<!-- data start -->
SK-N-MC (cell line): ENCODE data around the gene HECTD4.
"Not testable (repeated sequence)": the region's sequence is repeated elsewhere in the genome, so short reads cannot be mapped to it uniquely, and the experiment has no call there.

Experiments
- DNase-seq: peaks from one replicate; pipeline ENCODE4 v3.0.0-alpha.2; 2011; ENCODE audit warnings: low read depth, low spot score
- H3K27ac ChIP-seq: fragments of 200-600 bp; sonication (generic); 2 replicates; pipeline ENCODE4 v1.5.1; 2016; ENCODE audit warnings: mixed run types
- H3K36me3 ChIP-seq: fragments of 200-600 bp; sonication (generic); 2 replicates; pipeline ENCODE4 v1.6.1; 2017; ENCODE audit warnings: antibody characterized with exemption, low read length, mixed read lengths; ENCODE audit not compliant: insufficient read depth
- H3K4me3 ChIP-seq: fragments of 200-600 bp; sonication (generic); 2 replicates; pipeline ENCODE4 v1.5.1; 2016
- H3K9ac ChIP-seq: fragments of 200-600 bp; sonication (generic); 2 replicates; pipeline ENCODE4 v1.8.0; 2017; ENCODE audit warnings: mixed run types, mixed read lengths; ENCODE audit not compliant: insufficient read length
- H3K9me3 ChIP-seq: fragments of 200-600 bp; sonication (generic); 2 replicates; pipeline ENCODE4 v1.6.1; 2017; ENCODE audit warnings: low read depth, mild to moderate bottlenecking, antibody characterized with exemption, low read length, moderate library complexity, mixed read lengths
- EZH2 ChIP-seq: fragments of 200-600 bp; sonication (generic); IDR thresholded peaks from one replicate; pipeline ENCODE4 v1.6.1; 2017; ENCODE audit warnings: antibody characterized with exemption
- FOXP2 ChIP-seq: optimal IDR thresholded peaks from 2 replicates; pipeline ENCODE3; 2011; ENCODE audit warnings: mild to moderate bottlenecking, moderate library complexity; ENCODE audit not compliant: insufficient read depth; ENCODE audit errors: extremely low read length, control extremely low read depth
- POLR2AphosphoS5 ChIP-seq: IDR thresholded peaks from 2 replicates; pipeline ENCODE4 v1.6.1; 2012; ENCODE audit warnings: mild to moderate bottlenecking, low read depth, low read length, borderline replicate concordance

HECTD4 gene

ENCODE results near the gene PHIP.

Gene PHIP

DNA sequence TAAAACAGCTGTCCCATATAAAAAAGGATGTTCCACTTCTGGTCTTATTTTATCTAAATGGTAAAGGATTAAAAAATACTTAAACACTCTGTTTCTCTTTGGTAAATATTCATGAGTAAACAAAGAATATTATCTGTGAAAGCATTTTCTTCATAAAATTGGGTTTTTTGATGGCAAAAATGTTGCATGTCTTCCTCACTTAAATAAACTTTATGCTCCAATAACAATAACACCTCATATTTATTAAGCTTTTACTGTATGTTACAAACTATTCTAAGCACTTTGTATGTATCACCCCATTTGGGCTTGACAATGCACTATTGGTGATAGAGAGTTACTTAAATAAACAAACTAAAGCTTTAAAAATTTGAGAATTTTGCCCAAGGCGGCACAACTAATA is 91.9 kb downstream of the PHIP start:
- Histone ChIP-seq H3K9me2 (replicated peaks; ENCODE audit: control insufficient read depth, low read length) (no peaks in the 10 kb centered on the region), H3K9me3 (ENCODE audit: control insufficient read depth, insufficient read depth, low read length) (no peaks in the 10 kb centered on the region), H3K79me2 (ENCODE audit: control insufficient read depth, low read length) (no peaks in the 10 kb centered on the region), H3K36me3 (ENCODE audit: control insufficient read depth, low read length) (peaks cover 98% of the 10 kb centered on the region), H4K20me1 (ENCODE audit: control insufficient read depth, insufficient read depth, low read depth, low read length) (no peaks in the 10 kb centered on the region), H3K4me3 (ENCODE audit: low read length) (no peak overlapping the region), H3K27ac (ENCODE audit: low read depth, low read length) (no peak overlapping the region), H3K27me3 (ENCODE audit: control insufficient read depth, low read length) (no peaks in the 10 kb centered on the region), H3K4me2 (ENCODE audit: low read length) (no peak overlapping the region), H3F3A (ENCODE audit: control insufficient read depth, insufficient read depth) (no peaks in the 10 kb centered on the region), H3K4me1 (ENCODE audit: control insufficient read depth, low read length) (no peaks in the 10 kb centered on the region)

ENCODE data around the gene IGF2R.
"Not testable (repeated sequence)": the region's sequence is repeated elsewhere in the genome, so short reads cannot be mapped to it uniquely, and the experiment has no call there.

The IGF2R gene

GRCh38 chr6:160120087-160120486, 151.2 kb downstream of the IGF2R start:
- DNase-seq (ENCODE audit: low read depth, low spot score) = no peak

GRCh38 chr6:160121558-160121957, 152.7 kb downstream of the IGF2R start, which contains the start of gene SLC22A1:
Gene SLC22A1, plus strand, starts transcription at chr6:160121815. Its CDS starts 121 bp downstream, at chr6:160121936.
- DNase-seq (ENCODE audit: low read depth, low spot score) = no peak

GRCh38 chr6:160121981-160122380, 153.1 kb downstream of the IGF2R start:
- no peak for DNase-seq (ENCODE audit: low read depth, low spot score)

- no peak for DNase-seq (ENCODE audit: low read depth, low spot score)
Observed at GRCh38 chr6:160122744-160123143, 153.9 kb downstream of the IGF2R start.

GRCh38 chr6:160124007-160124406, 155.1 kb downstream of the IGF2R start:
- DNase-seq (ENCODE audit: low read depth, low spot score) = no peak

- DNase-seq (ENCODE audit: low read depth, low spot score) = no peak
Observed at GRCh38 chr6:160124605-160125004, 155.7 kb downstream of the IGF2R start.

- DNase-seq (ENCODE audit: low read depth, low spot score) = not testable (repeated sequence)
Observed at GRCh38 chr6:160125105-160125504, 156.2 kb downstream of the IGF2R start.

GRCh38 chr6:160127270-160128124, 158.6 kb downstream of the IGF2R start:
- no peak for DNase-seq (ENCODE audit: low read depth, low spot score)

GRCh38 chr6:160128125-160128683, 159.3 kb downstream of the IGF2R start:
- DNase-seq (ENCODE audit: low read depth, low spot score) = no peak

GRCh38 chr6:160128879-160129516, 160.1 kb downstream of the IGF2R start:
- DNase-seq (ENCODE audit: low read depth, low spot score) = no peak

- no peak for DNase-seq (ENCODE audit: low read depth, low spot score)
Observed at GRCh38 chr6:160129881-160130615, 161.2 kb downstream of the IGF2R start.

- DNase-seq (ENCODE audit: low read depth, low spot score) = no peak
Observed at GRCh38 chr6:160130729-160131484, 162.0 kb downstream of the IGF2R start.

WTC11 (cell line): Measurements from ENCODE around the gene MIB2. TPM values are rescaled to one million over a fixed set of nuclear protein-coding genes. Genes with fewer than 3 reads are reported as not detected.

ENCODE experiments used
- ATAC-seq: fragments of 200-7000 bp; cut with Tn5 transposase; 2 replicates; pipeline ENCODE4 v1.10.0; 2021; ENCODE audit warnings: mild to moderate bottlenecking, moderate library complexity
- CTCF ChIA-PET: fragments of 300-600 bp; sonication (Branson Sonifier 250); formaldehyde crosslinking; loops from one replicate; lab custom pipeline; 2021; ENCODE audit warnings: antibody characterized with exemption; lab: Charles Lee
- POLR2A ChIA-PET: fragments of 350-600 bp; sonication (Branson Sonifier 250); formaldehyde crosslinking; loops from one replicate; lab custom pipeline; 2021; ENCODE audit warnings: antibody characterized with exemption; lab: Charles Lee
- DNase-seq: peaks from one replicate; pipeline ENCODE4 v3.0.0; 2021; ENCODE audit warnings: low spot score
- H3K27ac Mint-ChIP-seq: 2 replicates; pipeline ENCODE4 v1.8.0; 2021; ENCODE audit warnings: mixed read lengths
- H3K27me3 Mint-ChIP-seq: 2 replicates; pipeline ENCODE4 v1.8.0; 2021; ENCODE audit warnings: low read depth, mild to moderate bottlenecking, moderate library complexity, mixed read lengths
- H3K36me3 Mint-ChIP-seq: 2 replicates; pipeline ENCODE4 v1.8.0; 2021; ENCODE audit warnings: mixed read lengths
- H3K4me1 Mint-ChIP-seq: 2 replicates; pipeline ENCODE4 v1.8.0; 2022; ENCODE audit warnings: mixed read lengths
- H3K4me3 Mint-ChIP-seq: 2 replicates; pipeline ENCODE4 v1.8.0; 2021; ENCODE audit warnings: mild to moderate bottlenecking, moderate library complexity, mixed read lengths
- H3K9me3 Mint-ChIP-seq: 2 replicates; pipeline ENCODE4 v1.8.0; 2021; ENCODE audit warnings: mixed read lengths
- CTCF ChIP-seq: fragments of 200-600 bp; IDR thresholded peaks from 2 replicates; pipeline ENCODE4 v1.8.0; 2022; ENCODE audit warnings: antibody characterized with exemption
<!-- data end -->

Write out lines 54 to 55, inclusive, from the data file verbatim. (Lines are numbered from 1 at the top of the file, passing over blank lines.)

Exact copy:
- H3K36me3 Mint-ChIP-seq: 2 replicates; pipeline ENCODE4 v1.8.0; 2021; ENCODE audit warnings: mixed read lengths
- H3K4me1 Mint-ChIP-seq: 2 replicates; pipeline ENCODE4 v1.8.0; 2022; ENCODE audit warnings: mixed read lengths